ALICE 2020 (Asset Limited, Income Constrained, Employed)

Working Long Island Families Face Financial Hardship

Updated ALICE® Report Released by United Way of New York State Reveals Continued Economic Hardship for Working Class New Yorkers

 

WHO IS ALICE?ALICE

ALICE is an acronym for Asset Limited, Income Constrained, Employed. 

ALICE is a hardworking member of the community and earns above the federal poverty level, yet does not earn enough to afford a bare-bones household budget, or “household survival budget.”

 

THE ALICE REPORT OF NEW YORK

The United Way ALICE Report provides a framework, language, and tools to measure and understand the struggles of the ALICE population. New York State released its first ALICE Report in 2016 and in 2020 released an updated report which shows that many ALICE households continue to face challenges from low wages, reduced work hours, depleted savings, and increasing costs of living. The United Way ALICE Report uses measures to provide a more accurate picture of financial insecurity at the state, county, and municipal level. Both the cost of living and job opportunities vary greatly across New York State and this breakdown makes those differences readily apparent. Data sources include the U.S. Census and the American Community Survey.

Read about Earned Income Tax Credit and Child Tax Credits

 

         

 

2020 ALICE REPORT KEY FINDINGS

  • 31.5% of Long Island households fall below the set income threshold needed to live and work, which equates to130,599 households in Nassau County and 171,921 households in Suffolk County that are struggling to afford these basic needs.
  • 302,520 households on Long Island have incomes below the ALICE threshold budget for survival.
  • In Nassau County, the Household Survival Budget is $84,528 of $42.26/hour for a home with two adults and two school age children
  • In Suffolk County, the Household Survival Budget is $86,436 of $43.22/hour for a home with two adults, and two school age children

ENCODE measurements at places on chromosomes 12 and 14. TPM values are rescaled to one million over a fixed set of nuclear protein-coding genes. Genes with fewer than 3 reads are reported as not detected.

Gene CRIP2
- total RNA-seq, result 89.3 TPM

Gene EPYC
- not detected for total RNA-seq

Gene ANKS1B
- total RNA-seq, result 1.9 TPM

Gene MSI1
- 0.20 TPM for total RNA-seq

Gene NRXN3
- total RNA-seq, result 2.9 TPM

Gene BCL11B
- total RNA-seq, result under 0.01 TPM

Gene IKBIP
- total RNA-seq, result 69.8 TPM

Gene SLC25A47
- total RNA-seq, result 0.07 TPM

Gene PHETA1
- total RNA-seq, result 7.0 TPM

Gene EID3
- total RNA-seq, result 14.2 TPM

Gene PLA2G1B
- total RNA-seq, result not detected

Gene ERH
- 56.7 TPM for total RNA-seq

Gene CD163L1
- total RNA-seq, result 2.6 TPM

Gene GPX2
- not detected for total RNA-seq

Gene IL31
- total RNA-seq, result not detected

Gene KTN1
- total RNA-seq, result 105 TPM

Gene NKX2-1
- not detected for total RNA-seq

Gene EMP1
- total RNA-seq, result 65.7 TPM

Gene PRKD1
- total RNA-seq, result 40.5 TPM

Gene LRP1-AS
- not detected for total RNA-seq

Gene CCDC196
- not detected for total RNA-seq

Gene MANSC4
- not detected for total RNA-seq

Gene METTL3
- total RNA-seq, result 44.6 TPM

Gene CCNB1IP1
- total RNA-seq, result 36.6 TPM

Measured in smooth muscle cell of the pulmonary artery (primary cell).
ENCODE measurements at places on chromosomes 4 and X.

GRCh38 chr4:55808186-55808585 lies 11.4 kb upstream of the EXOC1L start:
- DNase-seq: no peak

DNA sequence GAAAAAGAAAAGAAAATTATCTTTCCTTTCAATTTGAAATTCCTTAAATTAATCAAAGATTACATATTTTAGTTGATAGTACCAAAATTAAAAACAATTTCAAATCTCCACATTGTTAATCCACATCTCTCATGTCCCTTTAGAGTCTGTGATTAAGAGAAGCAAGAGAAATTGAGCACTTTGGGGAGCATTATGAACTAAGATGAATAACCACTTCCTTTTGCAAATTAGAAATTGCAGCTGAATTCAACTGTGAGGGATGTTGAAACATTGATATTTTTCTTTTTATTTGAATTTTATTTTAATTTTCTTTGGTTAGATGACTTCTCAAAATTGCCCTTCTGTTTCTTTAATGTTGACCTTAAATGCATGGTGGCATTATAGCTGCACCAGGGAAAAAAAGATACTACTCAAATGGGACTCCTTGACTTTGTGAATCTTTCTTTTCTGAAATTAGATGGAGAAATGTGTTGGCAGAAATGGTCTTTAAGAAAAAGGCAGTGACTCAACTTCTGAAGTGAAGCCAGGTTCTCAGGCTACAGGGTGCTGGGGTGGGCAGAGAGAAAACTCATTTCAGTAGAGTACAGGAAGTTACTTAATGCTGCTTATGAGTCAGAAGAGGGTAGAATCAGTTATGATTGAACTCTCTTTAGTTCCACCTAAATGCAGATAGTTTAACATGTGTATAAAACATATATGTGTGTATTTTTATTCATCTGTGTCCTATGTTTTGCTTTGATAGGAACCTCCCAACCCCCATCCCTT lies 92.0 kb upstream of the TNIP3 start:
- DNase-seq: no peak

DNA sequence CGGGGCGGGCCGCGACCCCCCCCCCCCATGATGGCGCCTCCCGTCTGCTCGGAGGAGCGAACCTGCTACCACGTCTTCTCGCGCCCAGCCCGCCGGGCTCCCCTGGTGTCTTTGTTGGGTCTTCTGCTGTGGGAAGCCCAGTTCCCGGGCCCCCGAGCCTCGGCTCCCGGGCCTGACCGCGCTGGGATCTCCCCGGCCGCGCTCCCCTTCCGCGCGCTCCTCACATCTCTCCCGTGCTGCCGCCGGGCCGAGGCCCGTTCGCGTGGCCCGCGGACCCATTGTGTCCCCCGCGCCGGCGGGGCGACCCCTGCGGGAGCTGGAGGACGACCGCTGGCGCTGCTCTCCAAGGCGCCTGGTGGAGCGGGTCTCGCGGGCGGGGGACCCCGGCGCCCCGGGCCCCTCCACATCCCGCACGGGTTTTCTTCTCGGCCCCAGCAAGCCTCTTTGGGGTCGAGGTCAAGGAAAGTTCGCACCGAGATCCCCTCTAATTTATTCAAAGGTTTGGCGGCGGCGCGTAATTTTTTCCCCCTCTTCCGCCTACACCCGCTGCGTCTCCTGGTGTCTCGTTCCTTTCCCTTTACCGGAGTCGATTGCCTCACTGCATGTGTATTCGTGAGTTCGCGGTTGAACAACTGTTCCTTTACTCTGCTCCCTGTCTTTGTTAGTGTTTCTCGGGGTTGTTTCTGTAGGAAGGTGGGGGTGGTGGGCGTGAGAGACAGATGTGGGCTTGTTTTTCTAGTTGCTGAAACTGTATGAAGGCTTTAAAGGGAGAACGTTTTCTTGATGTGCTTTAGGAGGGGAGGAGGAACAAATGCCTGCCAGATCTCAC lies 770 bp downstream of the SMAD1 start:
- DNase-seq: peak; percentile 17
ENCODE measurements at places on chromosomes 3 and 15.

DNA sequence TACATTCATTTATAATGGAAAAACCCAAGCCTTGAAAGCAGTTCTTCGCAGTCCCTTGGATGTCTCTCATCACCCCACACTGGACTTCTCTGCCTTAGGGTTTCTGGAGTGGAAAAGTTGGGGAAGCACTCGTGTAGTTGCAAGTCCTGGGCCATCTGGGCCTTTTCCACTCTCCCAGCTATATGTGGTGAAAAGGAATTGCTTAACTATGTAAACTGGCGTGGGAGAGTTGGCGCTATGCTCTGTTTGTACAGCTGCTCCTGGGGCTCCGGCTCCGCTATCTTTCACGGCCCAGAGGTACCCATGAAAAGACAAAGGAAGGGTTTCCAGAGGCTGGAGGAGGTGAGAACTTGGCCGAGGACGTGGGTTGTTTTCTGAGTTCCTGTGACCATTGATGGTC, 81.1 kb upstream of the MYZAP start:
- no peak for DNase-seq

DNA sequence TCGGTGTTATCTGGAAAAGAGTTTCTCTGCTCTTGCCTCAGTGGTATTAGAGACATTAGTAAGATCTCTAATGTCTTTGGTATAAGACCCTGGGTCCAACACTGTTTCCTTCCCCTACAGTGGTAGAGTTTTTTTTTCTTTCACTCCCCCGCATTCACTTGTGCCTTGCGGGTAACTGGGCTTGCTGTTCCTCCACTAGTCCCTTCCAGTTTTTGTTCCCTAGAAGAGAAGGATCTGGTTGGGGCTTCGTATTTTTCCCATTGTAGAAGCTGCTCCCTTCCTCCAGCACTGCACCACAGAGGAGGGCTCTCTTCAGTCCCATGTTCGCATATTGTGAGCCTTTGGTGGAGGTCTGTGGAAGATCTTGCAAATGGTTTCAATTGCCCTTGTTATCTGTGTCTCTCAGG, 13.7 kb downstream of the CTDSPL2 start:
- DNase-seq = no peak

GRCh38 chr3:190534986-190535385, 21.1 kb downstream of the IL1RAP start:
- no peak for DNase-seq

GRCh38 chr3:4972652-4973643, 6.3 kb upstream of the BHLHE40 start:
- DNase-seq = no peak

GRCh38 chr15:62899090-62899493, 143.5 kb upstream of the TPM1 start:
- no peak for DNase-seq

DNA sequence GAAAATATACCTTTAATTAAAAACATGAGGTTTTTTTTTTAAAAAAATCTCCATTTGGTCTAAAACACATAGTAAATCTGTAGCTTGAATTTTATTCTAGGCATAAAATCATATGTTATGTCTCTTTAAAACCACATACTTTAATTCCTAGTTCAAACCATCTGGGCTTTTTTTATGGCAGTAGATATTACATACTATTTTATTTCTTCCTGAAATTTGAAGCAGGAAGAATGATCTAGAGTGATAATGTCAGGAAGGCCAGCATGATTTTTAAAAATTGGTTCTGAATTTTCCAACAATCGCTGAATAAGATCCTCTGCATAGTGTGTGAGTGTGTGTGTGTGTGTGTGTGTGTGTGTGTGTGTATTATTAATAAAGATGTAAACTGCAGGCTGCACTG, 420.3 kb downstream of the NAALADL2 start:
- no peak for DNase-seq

• 51% percent of all jobs in NYS pay less than $20/hour or $40,000 annually for full time work. Even working multiple jobs often does not provide sufficient income to meet the ALICE Threshold.
  • ALICE is everywhere.  All but one of New York’s 62 counties has 30% or more households earning less than what is needed to afford a basic household budget.

 

ALICE - NASSAU & SUFFOLK COUNTY AVERAGE

Total Households on Long Island below ALICE Threshold 302,520
Percent below ALICE Threshold 31.5%
ALICE % 25%
Poverty % 6.5%
Household Survival Annual Budget (Family of Four) $85,482
Household Survival Hourly Budget (Single) $42.74
Household Survival Annual Budget (Single) $34,044
Household Survival Hourly Budget (Single) $17.02

 

“Long Islanders are working hard for the wages they earn, but unfortunately those wages might not be enough to cover life’s basic costs,” said Theresa A. Regnante, President and CEO of United Way of Long Island. “These families don’t qualify for federal assistance, and can find themselves needing help from organizations like United Way to recover from an unexpected cost or emergency situation. This ALICE Report highlights the significant difference between income and cost of living, pointing out the need to work toward bringing those numbers closer together.”

“The success of a community is directly related to the financial stability of its members and the ALICE report raises awareness about a huge but hidden segment of our community that is struggling,” said Mary Shaheen, Vice President of United Way of New York State. “Everyone knows an ALICE. ALICE is your child care worker, your parent on Social Security, the cashier at your supermarket, the salesperson at your big box store, your waitress, a home health aide, an office clerk etc… ALICE is essential to our communities’ economic well-being and when ALICE is forced to make difficult choices, the entire community faces consequences.”

 

About the United Ways in New York

United Ways across New York state advance the common good by creating opportunities for all, with a particular focus on education, income/financial security, health and basic needs – the building blocks for a good quality of life.  Our work is a testament to what we can accomplish when individuals, government, businesses, academia, health agencies, faith-based groups and nonprofits join together in common cause. 

United Ways across the state work with many community partners to provide support to ALICE families by assisting with financial literacy, education and workforce readiness on a daily basis. In addition, United Way of New York State hopes that the ALICE Report will shed light on a growing population in New York State and start conversations about how to help more families achieve financial security. Nine United Way chapters in New York are also administering $16 million in state grants to develop new strategies to combat poverty. The United Way’s 211 information and referral phone number has also assisted more than 400,000 New Yorkers with housing and other human service issues.